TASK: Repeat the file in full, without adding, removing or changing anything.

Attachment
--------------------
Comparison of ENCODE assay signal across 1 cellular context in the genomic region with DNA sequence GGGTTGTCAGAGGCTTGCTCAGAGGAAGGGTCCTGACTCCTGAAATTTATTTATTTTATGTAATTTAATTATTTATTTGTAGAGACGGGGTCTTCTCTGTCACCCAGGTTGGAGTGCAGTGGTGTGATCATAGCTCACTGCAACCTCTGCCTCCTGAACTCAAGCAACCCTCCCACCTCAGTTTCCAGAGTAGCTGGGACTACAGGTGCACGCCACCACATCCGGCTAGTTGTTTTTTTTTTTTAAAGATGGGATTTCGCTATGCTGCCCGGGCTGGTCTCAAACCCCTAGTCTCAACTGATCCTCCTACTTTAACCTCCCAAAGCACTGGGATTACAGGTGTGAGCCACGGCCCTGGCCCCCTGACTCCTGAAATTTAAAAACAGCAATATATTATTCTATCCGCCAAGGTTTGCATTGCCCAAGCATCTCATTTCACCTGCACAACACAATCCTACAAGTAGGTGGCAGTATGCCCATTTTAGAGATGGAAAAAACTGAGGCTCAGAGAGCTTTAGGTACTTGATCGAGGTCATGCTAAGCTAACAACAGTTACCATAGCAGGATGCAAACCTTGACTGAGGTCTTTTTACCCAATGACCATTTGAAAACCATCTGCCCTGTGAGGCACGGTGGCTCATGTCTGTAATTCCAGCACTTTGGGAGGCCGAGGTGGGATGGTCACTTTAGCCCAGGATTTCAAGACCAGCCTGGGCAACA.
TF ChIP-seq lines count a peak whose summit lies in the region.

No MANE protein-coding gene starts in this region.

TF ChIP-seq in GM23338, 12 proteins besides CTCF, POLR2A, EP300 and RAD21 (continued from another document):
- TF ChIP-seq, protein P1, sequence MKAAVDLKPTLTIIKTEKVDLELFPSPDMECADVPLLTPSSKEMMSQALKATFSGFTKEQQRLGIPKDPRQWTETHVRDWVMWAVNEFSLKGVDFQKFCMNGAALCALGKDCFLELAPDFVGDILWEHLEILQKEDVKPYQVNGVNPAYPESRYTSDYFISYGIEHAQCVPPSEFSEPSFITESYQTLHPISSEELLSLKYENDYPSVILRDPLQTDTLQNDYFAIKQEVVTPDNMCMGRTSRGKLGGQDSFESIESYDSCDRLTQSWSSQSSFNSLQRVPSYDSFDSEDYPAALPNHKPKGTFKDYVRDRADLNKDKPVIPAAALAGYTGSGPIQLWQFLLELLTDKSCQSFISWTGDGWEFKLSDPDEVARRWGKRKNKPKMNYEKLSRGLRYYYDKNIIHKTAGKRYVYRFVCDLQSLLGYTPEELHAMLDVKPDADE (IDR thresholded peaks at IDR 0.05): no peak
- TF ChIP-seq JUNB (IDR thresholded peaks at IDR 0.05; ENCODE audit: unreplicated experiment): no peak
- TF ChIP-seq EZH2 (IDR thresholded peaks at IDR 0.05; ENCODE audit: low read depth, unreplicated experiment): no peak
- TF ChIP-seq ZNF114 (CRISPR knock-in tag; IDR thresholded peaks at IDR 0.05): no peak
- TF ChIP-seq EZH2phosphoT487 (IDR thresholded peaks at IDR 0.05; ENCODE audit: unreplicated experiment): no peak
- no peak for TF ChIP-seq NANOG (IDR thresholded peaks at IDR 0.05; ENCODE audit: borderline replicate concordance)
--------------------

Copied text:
Comparison of ENCODE assay signal across 1 cellular context in the genomic region with DNA sequence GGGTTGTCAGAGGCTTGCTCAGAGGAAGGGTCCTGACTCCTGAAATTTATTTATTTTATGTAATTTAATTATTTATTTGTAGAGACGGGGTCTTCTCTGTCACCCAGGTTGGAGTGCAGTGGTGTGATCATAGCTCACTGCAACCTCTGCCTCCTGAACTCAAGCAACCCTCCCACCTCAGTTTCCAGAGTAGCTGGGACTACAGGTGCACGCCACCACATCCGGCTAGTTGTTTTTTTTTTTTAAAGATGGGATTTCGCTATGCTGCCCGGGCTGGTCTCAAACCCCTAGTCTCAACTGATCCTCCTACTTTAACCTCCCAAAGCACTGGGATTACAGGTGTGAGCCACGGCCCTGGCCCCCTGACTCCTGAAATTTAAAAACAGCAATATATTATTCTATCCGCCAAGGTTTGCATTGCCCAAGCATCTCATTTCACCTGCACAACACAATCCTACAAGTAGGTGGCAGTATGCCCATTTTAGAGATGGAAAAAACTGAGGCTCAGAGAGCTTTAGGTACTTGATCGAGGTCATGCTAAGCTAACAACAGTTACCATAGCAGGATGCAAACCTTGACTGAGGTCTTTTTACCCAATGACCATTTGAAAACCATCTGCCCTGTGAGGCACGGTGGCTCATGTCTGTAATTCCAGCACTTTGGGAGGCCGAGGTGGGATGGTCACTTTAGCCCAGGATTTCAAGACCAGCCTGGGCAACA.
TF ChIP-seq lines count a peak whose summit lies in the region.

No MANE protein-coding gene starts in this region.

TF ChIP-seq in GM23338, 12 proteins besides CTCF, POLR2A, EP300 and RAD21 (continued from another document):
- TF ChIP-seq, protein P1, sequence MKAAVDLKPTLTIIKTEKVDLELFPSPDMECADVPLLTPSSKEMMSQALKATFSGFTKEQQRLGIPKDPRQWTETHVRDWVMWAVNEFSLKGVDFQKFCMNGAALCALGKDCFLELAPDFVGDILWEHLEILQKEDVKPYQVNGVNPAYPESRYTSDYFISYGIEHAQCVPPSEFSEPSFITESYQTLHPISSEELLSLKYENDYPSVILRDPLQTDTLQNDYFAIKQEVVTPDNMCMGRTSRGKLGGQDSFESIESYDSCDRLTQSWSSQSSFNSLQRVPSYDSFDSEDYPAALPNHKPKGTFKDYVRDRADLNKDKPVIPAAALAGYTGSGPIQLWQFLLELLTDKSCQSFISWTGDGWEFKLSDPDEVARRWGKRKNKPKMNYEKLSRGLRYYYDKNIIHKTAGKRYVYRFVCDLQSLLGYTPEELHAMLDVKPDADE (IDR thresholded peaks at IDR 0.05): no peak
- TF ChIP-seq JUNB (IDR thresholded peaks at IDR 0.05; ENCODE audit: unreplicated experiment): no peak
- TF ChIP-seq EZH2 (IDR thresholded peaks at IDR 0.05; ENCODE audit: low read depth, unreplicated experiment): no peak
- TF ChIP-seq ZNF114 (CRISPR knock-in tag; IDR thresholded peaks at IDR 0.05): no peak
- TF ChIP-seq EZH2phosphoT487 (IDR thresholded peaks at IDR 0.05; ENCODE audit: unreplicated experiment): no peak
- no peak for TF ChIP-seq NANOG (IDR thresholded peaks at IDR 0.05; ENCODE audit: borderline replicate concordance)